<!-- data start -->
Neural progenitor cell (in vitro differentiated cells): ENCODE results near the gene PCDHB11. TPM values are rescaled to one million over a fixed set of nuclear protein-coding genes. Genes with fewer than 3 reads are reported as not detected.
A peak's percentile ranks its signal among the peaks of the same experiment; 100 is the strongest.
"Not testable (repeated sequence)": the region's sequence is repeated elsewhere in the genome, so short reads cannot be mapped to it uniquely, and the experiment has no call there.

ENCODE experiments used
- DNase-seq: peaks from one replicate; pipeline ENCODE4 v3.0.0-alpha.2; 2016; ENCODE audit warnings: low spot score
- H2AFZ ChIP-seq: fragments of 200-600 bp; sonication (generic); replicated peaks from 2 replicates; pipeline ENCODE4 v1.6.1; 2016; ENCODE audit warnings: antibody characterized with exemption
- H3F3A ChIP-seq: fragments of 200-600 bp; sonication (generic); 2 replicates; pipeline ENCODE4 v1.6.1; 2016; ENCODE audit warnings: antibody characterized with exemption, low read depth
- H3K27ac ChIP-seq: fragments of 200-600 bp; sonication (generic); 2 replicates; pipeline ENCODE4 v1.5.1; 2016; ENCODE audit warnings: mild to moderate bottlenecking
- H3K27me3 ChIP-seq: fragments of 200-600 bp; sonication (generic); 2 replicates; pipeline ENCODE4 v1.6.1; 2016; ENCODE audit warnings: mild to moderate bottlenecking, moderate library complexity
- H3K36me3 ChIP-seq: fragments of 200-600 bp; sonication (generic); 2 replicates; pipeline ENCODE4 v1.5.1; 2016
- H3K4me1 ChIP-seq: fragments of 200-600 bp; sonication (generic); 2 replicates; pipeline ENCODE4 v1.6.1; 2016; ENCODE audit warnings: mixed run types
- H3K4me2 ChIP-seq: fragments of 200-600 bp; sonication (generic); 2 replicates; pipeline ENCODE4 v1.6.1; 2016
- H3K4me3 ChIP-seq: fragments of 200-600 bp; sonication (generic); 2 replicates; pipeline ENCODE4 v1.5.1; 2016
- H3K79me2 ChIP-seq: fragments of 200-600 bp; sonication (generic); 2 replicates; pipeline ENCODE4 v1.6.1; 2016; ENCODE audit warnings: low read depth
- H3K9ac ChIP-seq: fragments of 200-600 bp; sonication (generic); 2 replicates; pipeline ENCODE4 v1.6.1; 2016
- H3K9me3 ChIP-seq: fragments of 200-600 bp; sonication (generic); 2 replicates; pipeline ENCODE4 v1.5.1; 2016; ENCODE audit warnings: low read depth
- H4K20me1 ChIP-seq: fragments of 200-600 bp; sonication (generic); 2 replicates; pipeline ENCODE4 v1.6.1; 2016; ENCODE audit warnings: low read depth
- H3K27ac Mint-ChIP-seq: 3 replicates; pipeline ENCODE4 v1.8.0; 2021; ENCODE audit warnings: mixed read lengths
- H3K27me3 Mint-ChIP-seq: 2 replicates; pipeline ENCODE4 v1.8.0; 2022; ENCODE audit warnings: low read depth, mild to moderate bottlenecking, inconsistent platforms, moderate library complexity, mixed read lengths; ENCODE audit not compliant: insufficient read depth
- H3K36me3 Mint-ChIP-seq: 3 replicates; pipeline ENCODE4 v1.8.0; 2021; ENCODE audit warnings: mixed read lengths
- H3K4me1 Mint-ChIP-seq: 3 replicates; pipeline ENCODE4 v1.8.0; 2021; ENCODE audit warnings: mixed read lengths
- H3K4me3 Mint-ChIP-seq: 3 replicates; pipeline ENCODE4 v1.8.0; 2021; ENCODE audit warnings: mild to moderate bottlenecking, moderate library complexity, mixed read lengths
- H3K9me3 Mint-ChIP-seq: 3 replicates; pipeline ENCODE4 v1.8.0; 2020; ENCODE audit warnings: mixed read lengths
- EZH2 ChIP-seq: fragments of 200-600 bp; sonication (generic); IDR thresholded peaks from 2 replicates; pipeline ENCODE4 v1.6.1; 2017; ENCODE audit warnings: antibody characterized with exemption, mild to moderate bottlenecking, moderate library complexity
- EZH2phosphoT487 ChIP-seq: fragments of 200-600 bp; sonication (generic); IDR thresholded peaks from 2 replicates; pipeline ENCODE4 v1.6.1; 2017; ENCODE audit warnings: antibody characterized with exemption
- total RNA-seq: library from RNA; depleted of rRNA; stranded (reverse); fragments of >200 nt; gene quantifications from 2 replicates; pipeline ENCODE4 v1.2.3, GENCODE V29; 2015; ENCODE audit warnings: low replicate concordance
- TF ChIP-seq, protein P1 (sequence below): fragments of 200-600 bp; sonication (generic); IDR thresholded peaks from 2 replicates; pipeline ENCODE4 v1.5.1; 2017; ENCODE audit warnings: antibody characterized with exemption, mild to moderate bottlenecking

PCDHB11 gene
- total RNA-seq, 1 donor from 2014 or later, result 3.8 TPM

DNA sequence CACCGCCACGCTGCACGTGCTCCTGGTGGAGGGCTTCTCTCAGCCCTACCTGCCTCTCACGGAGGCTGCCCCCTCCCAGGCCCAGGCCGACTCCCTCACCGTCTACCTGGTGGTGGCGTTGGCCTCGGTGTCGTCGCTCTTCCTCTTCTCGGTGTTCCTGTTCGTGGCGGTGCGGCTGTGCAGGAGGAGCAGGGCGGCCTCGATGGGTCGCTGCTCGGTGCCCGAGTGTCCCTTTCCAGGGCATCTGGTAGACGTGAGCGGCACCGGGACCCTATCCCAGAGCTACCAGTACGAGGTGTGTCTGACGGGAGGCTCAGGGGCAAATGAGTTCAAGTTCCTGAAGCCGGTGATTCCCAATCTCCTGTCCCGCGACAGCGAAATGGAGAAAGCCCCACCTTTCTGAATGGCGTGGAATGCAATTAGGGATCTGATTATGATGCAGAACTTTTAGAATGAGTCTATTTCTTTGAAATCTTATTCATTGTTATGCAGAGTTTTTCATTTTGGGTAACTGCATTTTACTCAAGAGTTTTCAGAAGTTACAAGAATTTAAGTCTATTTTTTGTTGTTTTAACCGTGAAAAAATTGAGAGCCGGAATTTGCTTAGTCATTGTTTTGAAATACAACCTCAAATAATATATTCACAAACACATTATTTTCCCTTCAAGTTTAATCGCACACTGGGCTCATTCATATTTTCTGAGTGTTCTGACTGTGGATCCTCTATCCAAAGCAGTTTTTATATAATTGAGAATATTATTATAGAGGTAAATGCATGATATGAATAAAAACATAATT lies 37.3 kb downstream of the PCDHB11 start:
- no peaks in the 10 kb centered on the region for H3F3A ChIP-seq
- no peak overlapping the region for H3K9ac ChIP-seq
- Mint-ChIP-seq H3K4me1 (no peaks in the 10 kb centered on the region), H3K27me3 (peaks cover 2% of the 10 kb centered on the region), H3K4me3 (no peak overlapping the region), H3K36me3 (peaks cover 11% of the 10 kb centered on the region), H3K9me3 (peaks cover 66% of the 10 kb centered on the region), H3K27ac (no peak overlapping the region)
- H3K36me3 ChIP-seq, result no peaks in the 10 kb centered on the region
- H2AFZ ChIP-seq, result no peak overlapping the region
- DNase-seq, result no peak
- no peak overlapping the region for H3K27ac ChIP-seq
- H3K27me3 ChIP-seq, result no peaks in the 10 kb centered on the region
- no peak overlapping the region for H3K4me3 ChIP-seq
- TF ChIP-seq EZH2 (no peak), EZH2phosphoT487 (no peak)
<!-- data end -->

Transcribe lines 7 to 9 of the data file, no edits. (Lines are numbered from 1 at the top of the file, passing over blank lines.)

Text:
- H3F3A ChIP-seq: fragments of 200-600 bp; sonication (generic); 2 replicates; pipeline ENCODE4 v1.6.1; 2016; ENCODE audit warnings: antibody characterized with exemption, low read depth
- H3K27ac ChIP-seq: fragments of 200-600 bp; sonication (generic); 2 replicates; pipeline ENCODE4 v1.5.1; 2016; ENCODE audit warnings: mild to moderate bottlenecking
- H3K27me3 ChIP-seq: fragments of 200-600 bp; sonication (generic); 2 replicates; pipeline ENCODE4 v1.6.1; 2016; ENCODE audit warnings: mild to moderate bottlenecking, moderate library complexity